82 Countee Cullen (1903 – 1946)

Amy Berke; Robert Bleil; Jordan Cofer; and Doug Davis

Countee Cullen, 1941
Photographer Carl Van Vechten
Wikimedia Commons
Public Domain

Countee Cullen, one of the most successful writers of the early Harlem Renaissance, was himself a poetic creation. Born sometime around the turn of the twentieth century and raised until his middle teens by a woman who may have been his paternal grandmother, Cullen’s academic skills gained him early recognition and entry into New York University, where he graduated with Phi Beta Kappa honors in 1925. Nurtured in the university environment, Cullen published poetry through-
out his time at NYU and during his graduate studies at Harvard. While other members of the Harlem Renaissance, like Alain Locke, author of The New Negro (1925), advocated for artistic production that embraced distinctly African themes and styles, Cullen was a traditionalist who believed that African-American writers were entitled to the forms of English literature. In the forward to his 1927 collection Caroling Dusk, Cullen made his case succinctly: “Negro poets, dependent as they are on the English language, may have more to gain from the rich background of English and American poetry than from any nebulous atavistic yearnings toward an African influence.”6 While Cullen’s contemporaries like Langston Hughes argued for a more clearly and uniquely defined African-American literature, Cullen focused on traditional forms in his poetry and drew inspiration from the works of John Keats and A. E. Houseman.

Our two selections from Cullen’s poetry, “Yet Do I Marvel” and “Heritage,” demonstrate both Cullen’s command of the historical traditions of English and American poetry and a deep sense of irony regarding his own role as an African-American poet. Both poems were published in 1925 and showcase Cullen’s technical skill and his ambivalence. “Yet Do I Marvel,” an Italian sonnet in iambic pentameter, uses Cullen’s technical skills to remind his audience of the audacity of being a young, well-educated, African-American poet in the early twentieth century. Throughout the poem Cullen creates a sense of irony through the skill with which he interweaves classical references with nods to both John Milton and Percy Bysshe and Mary Shelley only to close with a sense of curiosity that this black poet has been made to sing in classical tones.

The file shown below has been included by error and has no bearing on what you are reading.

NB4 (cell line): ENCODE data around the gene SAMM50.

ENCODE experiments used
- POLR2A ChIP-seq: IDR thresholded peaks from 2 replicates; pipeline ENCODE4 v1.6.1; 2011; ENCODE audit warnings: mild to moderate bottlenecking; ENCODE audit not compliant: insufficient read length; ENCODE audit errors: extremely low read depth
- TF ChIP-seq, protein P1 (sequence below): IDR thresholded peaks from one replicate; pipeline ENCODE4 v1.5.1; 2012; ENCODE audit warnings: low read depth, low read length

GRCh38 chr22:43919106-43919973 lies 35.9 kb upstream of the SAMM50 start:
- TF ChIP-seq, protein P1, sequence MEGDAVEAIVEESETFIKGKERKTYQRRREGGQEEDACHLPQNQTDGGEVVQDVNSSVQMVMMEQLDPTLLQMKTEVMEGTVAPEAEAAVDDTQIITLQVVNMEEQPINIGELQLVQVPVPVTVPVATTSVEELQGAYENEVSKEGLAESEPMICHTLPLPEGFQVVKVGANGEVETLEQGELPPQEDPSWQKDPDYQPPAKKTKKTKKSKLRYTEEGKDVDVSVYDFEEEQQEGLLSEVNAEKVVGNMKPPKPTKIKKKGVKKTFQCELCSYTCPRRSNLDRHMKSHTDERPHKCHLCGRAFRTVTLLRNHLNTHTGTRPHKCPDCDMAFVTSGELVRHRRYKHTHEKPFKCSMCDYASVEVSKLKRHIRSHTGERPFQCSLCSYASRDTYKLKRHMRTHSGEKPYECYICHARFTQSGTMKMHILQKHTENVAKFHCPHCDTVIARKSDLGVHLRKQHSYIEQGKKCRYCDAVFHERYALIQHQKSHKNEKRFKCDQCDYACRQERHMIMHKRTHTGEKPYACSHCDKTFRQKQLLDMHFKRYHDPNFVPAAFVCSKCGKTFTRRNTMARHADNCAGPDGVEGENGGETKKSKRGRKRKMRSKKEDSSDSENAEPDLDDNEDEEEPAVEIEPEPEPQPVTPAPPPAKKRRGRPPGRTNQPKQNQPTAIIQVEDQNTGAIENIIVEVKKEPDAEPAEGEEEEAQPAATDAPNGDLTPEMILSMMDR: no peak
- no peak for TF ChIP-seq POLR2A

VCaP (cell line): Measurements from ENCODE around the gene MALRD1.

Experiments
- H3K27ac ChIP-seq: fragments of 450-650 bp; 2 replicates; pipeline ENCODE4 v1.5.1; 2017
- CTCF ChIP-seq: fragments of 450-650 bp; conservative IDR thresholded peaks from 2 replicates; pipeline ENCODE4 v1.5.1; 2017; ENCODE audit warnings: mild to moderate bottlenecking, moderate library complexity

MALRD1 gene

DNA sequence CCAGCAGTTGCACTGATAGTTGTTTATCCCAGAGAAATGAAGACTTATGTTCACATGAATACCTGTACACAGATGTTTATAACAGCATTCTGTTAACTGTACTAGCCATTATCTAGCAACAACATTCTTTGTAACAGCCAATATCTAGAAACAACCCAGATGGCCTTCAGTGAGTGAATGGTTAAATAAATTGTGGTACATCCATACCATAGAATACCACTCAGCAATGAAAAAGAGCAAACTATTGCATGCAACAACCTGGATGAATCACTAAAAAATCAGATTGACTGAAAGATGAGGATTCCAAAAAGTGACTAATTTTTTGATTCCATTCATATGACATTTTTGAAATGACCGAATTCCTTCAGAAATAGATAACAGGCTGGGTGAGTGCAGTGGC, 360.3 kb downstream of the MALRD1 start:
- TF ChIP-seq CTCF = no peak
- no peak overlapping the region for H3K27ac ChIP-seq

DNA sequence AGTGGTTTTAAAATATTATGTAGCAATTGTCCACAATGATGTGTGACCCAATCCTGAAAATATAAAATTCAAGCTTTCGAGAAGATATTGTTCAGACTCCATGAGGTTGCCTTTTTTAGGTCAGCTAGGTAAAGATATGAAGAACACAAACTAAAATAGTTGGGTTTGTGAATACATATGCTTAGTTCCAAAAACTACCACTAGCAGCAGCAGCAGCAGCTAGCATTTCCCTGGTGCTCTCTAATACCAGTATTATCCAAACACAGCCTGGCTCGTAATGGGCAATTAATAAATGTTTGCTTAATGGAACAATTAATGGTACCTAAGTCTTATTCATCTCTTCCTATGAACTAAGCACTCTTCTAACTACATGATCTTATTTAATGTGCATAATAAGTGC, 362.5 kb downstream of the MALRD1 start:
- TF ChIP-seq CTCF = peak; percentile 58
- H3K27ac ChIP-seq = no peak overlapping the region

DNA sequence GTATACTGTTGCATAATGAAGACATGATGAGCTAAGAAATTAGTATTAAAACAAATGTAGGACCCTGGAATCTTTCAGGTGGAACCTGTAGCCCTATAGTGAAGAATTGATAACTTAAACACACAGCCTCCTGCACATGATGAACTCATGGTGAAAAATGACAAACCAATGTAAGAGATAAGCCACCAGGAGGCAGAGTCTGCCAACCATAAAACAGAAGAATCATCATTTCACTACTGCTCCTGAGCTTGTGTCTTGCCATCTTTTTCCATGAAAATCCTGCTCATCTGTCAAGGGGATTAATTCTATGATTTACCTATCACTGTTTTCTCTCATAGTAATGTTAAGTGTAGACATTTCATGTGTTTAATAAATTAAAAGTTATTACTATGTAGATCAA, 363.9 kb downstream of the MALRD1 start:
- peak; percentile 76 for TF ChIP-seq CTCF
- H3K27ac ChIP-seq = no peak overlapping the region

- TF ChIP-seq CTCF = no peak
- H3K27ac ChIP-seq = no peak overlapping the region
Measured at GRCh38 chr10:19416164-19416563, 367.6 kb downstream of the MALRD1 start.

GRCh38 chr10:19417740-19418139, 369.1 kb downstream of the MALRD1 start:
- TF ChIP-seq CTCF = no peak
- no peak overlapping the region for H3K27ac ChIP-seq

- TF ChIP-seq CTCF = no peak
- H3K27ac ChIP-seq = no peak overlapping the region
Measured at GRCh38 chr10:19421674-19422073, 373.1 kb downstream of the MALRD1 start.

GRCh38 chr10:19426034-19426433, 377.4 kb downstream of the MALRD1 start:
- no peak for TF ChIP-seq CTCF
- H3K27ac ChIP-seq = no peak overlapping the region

“Heritage,” also from 1925, uses a longer form to ask essential questions about the relationship between African-American poets and African cultural heritage. From the earliest lines of the poem, Cullen expresses distance from the African heritage embraced by other authors of the Harlem Renaissance. Building on the question, “What is Africa to me?” (10), the poem becomes a meditation on the divided self of the young African-American poet. In “Heritage,” Cullen reflects on the tensions inherent in the Harlem Renaissance: that the very education that allows a poet like Cullen to achieve widespread notoriety also exposes cultural barriers among the members of the Harlem Renaissance.


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American Literatures After 1865 Copyright © by Amy Berke; Robert Bleil; Jordan Cofer; and Doug Davis is licensed under a Creative Commons Attribution-ShareAlike 4.0 International License, except where otherwise noted.

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